By Chris Museler
Michael Cone was depressed when he walked into the Prize-Giving ceremony for the 1996 Newport Bermuda Race. “I swore that I’d never ever do this race again,” he remembered. His Bermuda 40 yawl Actaea was the last boat to finish that year, which meant that his wife, Connie, would be presented with the Galley Slave Trophy as the cook who had sailed the longest time and, therefore, prepared the most meals.
Salvation for the Cones came in the unlikely form of that year’s race winner, George Coumantaros. After he was presented with the St. David’s Lighthouse Trophy, he told the crowd that he had been racing to Bermuda since 1952—26 races, all with disappointing endings until now. “We’ve been like Jason chasing the Golden Fleece,” he said. “I’d like to give all who sail for the Lighthouse Trophy some advice: don’t despair, keep trying, and if you don’t win it by the time you are 75, withdraw.”
Cone recalled, “I was really upset, and he addressed that feeling in his wonderful speech. So I decided to come back.”
In their tenth Bermuda Race this week, Cone and Actaea came back. As he and his crew flaked sails at the Royal Hamilton Amateur Dinghy Club on Thursday, they were aware that they were the winners of the coveted St. David’s Lighthouse Trophy, which is presented to the winner of the race’s largest division. They had beaten 96 other well-sailed racer-cruisers in the 49th “Thrash to the Onion Patch.”
How this humble little centerboarder went from bringing up the rear to conquering one of the greatest ocean races is a fascinating story of perseverance. If there were ever an example of the “Five Ps”— proper preparation prevents poor performances— this is it. “In 1996 we had a very green crew,” said Cone, who then started a multi-year upgrade process for the boat. He summed up the metamorphosis with two concise points. “We had a great working crew and a fine tool.”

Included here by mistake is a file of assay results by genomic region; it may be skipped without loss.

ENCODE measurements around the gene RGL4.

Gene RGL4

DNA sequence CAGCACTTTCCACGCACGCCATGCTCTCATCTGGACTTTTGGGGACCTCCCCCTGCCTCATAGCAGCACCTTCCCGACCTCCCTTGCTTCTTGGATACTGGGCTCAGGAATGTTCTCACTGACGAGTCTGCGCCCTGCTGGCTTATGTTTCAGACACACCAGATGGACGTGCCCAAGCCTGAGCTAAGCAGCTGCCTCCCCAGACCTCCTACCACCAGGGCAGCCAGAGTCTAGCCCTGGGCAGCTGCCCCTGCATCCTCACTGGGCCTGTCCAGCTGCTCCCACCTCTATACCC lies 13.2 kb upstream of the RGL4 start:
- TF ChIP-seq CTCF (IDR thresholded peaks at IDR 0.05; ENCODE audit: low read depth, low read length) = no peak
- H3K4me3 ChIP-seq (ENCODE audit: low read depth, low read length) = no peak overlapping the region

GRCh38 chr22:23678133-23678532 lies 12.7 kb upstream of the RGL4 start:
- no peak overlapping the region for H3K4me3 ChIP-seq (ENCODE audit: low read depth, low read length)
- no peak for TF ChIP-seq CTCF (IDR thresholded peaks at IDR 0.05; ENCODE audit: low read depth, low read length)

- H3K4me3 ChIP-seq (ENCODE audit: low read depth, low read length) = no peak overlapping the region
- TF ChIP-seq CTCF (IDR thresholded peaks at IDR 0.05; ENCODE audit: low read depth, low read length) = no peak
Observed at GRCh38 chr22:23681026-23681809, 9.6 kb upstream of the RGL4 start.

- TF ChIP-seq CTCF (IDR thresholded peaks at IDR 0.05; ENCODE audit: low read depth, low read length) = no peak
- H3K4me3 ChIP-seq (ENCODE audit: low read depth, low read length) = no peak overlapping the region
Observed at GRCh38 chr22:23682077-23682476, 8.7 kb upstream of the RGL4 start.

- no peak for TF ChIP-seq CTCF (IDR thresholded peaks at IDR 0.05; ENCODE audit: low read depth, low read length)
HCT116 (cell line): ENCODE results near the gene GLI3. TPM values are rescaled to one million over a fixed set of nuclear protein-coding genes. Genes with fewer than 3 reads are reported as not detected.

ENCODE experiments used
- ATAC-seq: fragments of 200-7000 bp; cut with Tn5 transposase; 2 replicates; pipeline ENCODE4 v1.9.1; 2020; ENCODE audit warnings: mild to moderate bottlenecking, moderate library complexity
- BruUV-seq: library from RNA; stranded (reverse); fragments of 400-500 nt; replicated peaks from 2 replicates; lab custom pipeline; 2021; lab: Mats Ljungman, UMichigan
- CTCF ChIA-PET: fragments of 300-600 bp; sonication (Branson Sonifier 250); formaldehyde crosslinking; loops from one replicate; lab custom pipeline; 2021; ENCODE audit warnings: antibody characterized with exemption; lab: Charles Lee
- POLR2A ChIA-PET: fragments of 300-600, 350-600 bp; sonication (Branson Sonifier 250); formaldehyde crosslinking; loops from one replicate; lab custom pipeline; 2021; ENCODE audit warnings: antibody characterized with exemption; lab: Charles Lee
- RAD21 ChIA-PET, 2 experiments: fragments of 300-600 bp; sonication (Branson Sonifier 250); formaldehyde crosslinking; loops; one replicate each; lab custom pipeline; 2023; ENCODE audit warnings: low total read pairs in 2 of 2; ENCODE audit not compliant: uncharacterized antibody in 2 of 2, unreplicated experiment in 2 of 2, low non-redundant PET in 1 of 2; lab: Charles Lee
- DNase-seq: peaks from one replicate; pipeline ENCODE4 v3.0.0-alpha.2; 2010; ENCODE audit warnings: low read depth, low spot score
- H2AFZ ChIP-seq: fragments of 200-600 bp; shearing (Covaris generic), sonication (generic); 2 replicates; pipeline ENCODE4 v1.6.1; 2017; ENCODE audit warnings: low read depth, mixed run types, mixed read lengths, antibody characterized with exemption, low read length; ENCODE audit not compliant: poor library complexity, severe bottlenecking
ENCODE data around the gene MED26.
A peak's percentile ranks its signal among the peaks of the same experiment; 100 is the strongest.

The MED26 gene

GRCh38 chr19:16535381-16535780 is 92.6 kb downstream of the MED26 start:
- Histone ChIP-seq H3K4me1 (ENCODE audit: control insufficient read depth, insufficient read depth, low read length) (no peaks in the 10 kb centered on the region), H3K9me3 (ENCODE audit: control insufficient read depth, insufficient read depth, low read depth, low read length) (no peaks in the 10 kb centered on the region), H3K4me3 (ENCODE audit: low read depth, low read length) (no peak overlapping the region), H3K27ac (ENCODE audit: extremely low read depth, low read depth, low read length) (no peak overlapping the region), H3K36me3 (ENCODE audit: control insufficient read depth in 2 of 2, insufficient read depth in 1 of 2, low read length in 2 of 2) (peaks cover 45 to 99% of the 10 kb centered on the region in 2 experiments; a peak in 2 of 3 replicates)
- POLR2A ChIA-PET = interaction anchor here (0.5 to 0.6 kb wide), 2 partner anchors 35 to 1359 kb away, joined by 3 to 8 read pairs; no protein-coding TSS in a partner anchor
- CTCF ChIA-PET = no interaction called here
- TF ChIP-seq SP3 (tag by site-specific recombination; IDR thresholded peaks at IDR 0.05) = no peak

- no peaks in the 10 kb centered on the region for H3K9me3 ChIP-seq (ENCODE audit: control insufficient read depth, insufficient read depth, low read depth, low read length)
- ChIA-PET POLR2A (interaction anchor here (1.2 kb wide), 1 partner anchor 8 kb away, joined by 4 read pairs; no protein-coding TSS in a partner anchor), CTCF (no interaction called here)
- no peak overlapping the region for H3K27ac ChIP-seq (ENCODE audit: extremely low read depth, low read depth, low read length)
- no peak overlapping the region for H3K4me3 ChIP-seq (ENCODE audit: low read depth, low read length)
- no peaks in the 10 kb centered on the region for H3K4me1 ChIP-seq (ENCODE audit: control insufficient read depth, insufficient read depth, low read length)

That “tool” he was referring to was the refined body and rig of Actaea, one of the famous Hinckley Bermuda 40 yawls designed by Bill Tripp in the 1950s. Her sisterships had a fabled history in the Bermuda Race. Enter James Ryan, a naval architect who, Cone said, “Improved the boat’s heart and soul.” The Cones bought Actaea in 1989 after Connie convinced her husband to try sailing. “We just cruised at first,” said Connie. “Then we sailed a distance race and wanted to play with the big boys in Bermuda.”
Ryan was the only designer to show interest in Cone’s project, and he took it on with vim. Starting in 2000, the boat’s bottom and keel were reshaped. Later the aluminum mainmast and mizzen were replaced with carbon spars. And then there was sail development that resulted in boat speed “polars,” or target speeds for various wind speeds and angles.
There has been some grumbling that Actaea’s refit was a little out of keeping for the “classic plastic” Bermuda 40. But the optimization worked with this strikingly beautiful boat. “Jim’s improvements were to make a better boat,” said Cone, “without ruining the essential nature of the Bermuda 40.” A carbon fiber steering wheel and a contemporary layout were installed. The boat has an extensive racing schedule with a dedicated crew logging thousands of miles. Since 2010, the team has placed in 16 out of 17 distance races, with a class win in the 2013 Annapolis to Newport Race.
“It took us about 15 years to learn how to sail her,” said Cone. “People think yawls are easy to sail, but they’re not easy to race.” In the end, this happy boatful of friends executed a long-term plan for success and are reaping the rewards this week. Connie is still fond of the little coffee grinder in the shape of a winch that served as the 1996 Galley Slave Trophy. “It still has the price sticker on it from Triminghams,” she said. “Now we will have a book end with the Lighthouse Trophy.”